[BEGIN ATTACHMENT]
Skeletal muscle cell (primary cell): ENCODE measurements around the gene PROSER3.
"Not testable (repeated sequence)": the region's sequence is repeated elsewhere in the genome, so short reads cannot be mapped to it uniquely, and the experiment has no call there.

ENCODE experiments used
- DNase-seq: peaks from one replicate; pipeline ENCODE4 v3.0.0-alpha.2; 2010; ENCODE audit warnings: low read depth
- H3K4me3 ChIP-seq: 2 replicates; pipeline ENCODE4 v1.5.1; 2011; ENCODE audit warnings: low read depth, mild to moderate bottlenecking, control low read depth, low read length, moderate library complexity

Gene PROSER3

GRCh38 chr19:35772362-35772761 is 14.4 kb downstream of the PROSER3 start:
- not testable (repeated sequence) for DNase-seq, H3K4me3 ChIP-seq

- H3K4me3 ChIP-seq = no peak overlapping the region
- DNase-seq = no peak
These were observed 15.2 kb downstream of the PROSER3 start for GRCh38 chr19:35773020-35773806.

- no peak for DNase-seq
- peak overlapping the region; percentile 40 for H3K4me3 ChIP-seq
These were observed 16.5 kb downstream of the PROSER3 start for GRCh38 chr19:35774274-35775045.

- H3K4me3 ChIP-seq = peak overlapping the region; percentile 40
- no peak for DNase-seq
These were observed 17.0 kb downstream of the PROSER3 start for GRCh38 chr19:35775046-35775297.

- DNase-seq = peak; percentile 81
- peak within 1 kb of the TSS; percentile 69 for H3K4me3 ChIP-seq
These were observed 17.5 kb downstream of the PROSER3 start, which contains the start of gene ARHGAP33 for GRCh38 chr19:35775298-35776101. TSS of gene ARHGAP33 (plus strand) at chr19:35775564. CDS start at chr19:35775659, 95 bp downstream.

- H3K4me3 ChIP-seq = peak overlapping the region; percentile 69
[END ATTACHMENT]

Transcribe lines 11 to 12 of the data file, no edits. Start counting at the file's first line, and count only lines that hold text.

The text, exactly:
These were observed 15.2 kb downstream of the PROSER3 start for GRCh38 chr19:35773020-35773806.

- no peak for DNase-seq